Amin’s face darkened like an approaching sandstorm, but he said nothing.
Foruhar leaned in closer to the king. “Father, what happened to us, to our people, to our religion? Our universities were once the envy of the world. We led in mathematics, science, engineering and poetry. Now look at us: where once we led, now we do not even attempt to follow. We sit hiding from the world behind our borders, hoping for the impossible, that the world will never change. Meanwhile the West moves forward, in knowledge, in commerce, in freedom for its people. We should open our doors to what is good in the West. Not wide open, just a crack perhaps, but enough to let in what is good of their world.”
“But that cannot be done,” said Amin. “It is impossible to bring in only the good from the West and keep out all of their sins, for they are attached one to another. It would be like allowing the camel’s head to enter the tent, and deny that you will soon have the whole animal inside with you. No, we cannot allow the West to corrupt our people.”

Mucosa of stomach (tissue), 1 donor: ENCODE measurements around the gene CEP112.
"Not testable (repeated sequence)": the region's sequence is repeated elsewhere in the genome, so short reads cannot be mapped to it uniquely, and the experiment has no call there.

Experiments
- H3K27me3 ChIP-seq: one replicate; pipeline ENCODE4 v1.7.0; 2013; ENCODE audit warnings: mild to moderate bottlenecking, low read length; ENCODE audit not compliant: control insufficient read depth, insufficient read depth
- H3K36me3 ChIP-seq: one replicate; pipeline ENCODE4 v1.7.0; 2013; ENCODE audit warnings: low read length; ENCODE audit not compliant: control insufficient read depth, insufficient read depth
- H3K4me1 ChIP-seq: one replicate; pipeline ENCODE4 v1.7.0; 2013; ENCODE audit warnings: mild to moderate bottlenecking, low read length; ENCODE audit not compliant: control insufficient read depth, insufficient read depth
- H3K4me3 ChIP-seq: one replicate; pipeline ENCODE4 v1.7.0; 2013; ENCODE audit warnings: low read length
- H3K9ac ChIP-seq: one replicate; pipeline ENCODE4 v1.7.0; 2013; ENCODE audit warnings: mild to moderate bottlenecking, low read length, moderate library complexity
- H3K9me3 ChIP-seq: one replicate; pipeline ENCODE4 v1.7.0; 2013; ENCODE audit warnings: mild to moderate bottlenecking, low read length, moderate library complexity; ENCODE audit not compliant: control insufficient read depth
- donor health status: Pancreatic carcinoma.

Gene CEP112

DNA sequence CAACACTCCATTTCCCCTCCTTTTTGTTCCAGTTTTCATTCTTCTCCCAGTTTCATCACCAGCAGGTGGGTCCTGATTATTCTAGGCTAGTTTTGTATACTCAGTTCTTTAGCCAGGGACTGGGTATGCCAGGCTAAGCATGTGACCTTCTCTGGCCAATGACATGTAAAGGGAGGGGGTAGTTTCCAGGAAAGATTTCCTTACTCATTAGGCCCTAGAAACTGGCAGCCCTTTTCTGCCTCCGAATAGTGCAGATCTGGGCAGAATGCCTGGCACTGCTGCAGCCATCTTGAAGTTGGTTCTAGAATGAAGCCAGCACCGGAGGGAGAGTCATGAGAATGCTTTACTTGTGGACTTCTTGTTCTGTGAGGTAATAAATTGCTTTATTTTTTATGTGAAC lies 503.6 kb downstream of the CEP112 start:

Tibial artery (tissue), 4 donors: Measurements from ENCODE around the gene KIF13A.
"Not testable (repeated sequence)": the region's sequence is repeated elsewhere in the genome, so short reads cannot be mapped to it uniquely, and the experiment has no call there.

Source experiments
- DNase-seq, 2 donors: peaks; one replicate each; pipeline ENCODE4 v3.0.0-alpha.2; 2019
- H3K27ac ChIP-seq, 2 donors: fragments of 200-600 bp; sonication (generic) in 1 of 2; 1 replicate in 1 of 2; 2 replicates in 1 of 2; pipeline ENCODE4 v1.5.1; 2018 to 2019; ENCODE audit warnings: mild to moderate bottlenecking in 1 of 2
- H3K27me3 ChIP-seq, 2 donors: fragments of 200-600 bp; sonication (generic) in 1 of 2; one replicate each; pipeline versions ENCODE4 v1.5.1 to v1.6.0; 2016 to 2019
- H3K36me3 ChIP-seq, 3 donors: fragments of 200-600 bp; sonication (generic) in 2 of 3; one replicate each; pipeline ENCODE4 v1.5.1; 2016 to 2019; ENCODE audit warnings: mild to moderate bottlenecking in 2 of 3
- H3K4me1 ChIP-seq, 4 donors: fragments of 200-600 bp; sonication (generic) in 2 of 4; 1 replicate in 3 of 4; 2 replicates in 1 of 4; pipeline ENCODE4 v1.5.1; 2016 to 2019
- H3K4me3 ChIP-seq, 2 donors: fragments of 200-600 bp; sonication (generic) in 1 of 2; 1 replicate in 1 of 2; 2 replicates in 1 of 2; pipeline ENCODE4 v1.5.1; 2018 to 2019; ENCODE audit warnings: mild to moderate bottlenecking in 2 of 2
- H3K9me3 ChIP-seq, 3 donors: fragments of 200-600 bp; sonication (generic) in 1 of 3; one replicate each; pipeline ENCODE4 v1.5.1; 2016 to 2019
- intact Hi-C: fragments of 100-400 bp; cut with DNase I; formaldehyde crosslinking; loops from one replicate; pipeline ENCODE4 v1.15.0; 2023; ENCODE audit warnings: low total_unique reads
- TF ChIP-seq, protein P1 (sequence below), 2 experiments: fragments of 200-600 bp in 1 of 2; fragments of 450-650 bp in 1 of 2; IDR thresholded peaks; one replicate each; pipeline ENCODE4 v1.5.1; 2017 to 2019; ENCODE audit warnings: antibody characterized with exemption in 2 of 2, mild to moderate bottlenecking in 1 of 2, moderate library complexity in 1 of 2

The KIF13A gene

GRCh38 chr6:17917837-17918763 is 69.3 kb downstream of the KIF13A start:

“The Mufti is right, Foruhar,” added the king. “The West is built upon corruption: corruption and sin!”
Foruhar came to his feet, his voice barely controlled. “And what are we built upon, father, and what is more corrupt—a woman leaving her face uncovered in public or a child living on a dirt floor so that his rulers may sit upon silk!”
With that he turned and, without bowing to his father, strode from the room.
“Foruhar. Foruhar!” his father called after him. He turned to Amin. “This is what I wasted my gold on: so that a son could learn to speak such things to his father and an honored guest!”
“Do not trouble yourself, my friend,” said the mufti. “He is young and still full of thoughts he has learned in the lands of ignorance. By the time you are old and ready to pass the rule of this land onto his shoulders, he indeed will be ready to rule according to the ways of the True Faith.”
Amin did not add, but was thinking, And if not, a man like myself will see that such an unbeliever does not rule, but pays the price for his unbelief.
“I pray that you are correct,” said Ahasuerus. “Foruhar is right though when he says that the West is more powerful than we are, but that they are so powerful is an affront to our House. We should be their superiors and they our subjects, as the words of the Prophet command.”